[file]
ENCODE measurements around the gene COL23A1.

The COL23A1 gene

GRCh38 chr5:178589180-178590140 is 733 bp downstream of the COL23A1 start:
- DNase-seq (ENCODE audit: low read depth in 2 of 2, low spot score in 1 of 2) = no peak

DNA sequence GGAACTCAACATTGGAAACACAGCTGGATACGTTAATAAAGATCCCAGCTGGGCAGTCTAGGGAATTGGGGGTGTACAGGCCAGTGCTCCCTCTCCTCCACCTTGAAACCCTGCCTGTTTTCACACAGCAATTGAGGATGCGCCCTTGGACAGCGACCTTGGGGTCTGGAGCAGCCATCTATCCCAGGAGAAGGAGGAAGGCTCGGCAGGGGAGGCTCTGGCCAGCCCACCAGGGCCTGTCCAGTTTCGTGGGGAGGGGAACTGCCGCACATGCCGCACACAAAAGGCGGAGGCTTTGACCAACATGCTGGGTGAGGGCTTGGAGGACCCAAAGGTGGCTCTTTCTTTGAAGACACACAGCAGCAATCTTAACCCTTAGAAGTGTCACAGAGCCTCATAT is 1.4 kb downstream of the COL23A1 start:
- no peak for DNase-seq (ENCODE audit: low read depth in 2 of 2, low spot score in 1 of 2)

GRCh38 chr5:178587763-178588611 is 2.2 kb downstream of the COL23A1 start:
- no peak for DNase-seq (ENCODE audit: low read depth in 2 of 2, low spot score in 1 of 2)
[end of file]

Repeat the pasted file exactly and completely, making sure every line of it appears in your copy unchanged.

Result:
ENCODE measurements around the gene COL23A1.

The COL23A1 gene

GRCh38 chr5:178589180-178590140 is 733 bp downstream of the COL23A1 start:
- DNase-seq (ENCODE audit: low read depth in 2 of 2, low spot score in 1 of 2) = no peak

DNA sequence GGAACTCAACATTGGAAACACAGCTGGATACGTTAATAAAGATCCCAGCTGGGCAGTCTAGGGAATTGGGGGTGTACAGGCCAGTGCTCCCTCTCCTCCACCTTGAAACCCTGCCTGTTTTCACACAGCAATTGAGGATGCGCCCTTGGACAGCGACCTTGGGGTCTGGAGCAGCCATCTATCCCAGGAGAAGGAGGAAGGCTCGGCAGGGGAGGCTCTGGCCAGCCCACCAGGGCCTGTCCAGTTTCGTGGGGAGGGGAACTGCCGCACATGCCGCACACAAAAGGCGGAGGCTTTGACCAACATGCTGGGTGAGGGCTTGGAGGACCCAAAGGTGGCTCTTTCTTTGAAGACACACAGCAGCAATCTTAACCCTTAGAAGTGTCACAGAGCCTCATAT is 1.4 kb downstream of the COL23A1 start:
- no peak for DNase-seq (ENCODE audit: low read depth in 2 of 2, low spot score in 1 of 2)

GRCh38 chr5:178587763-178588611 is 2.2 kb downstream of the COL23A1 start:
- no peak for DNase-seq (ENCODE audit: low read depth in 2 of 2, low spot score in 1 of 2)